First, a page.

1 May 2006

Annex A

UK POSITION ON COMMISSION PROPOSAL FOR A COUNCIL REGULATION ON ORGANIC PRODUCTION AND LABELLING OF ORGANIC PRODUCTS

INTRODUCTION

  1.  In general terms the UK welcomes the Commission proposal. The proposal implements a number of the actions in the European Organic Action Plan endorsed by the Council in October 2004. By setting out a clear statement of basic principles and operating rules the proposal should establish a firmer basis on which organic standards are to be based. By providing scope for controls to be carried out on the basis of risk, it should reduce their negative impacts and make them more effective. For example, this approach provides the opportunity to apply appropriately light controls to the storage and sale of very low-risk material like pre-packed goods. From the initial discussions at Working Group level it seems that the Commission's intention is to translate the majority of the detailed rules from the current regulation. We would welcome this.

  2.  We are still in consultation internally and with the stakeholder groups concerned. In addition, a wider internal consultation on coexistence between GM and other crops is soon to be launched. The Government will not wish to take a firm position on these provisions of the Commission's proposal—other than to maintain an open mind—until the results of this consultation have been collated, which is not expected to be until late Summer.

INDICATIVE COMMENTS

Title I—Subject matter, scope and definitions

Article 1

  3.  There is support within the organic sector in the UK for taking the opportunity created by the Commission proposal to make provision for setting organic standards at EU level in the future for a much wider range of products including textiles and personal care products—on the lines of the approach the Commission proposes for aquaculture. There is also support with the organic sector in the UK for providing for controls on catering establishments providing organic food. More consultation on these issues will be required within the UK before we will be able to take a position on extending the scope of the proposal. However, we have noted the Commission's view that extending the scope of controls on organic products beyond those proposed for control is not yet appropriate.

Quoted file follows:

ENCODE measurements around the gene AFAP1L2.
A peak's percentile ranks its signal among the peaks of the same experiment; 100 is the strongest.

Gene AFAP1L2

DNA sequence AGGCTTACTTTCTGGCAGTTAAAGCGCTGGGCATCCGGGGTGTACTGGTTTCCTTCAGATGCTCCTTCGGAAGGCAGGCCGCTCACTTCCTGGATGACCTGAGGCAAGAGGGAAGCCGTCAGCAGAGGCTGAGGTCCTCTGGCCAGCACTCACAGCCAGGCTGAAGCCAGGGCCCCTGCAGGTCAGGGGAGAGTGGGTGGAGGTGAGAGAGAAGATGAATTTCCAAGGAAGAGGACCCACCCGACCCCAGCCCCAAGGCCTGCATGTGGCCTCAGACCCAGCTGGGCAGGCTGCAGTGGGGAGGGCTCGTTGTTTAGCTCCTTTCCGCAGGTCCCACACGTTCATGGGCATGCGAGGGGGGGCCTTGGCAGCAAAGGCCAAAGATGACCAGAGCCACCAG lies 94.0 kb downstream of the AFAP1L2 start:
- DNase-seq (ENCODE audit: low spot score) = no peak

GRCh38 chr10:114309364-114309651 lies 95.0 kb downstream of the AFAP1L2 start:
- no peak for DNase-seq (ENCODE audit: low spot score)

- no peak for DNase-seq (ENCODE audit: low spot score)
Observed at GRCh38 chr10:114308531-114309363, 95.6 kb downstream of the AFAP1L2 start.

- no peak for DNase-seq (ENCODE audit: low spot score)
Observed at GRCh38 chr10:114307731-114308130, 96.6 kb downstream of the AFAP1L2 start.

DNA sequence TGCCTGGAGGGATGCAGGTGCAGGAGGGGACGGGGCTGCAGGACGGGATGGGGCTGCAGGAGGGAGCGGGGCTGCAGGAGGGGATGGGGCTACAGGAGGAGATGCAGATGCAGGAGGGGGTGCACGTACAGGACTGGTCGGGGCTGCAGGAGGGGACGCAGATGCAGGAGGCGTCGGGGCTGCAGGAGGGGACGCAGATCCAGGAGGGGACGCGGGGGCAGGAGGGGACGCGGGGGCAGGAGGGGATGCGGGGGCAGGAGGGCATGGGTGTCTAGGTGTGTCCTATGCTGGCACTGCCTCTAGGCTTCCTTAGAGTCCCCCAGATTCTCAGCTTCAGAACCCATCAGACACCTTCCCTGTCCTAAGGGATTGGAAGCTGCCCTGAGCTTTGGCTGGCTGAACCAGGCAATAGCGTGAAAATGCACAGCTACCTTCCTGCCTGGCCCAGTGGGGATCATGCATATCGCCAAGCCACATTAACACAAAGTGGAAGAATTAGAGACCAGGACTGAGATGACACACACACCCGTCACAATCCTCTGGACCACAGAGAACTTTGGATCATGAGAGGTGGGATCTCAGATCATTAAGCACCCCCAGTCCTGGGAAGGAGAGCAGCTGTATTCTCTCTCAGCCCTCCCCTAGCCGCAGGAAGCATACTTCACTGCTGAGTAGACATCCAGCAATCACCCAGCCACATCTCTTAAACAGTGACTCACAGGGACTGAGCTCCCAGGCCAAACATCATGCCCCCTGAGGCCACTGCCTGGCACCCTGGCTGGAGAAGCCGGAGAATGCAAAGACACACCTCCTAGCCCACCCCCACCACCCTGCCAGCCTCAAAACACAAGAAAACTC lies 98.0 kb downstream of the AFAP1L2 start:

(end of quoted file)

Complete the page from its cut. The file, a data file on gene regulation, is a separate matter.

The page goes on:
Title II—Objectives and principles for organic production

Article 3

  5.  We would like point a (i) to convey a more positive message. We would suggest redrafting Article 3 (a) (i) so that it reads "contributes to the sustainability of the environment".

Article 5

  6.  We feel that there should be an addition to (d), to require that recycling wastes must not cause a risk to human or animal health. It would be helpful to know what manner of recycling is to be permitted. Might recycling take place anywhere or is waste from organic farms to be required to be recycled within the organic system as is currently the case for poultry manure? When basing detailed provisions on point (f)—the second one—the particular position of many pig and poultry enterprises which often do not have arable enterprises from which feed can be produced needs to be borne in mind.

Title III—Production Rules

Article 7

  7.  As is noted in paragraph 2 above, the UK is not yet able to take a position on the provisions in the proposal bearing on GMOs. However we feel that the drafting of Article 7 is unclear and needs more work. Suggested wording which might clarify what we understand to be the intention of the proposal is at Annex I to this note. Also, we think that there are questions remaining to be answered on the practicality for farmers of seeking to comply with such a requirement in respect of products produced from GMOs. There are questions remaining to be answered as to what happens if a product is found to have a GM content below 0.9%. In that event, must the product not be used in organic production or is it to be understood that if the GM content is below the labelling threshold, the requirement not to use GMOs is complied with? In other words, is the intention that there should be a threshold of 0.9% for the GM content of organic food?

Article 12